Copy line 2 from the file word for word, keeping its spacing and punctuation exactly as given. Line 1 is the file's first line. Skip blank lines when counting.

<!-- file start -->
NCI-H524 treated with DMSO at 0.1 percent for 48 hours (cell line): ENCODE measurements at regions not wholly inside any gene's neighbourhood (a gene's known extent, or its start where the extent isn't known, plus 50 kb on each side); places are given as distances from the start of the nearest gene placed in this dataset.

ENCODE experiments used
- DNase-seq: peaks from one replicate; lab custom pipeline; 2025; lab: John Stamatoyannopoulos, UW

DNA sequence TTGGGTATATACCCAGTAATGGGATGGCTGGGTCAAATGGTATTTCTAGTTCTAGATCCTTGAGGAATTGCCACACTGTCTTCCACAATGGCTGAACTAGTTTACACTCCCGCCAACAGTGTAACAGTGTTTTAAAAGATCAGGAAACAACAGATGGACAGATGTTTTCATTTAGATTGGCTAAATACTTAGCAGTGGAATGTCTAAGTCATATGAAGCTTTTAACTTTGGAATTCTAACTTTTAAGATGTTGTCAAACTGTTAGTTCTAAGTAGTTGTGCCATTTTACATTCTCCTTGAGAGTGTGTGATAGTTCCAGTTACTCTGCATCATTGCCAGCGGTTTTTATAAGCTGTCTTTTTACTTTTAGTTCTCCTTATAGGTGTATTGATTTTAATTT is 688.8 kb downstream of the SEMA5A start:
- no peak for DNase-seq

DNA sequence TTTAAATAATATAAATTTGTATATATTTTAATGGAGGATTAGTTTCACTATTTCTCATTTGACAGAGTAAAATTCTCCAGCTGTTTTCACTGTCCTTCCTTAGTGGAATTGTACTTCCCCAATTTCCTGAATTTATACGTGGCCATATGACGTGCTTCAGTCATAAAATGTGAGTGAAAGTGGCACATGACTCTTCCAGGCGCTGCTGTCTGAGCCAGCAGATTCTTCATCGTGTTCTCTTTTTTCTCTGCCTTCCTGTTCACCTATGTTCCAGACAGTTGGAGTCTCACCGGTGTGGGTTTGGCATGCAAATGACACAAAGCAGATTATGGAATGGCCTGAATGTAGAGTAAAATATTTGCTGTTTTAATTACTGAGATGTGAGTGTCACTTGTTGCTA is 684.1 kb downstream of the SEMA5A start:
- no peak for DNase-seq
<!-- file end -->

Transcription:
ENCODE experiments used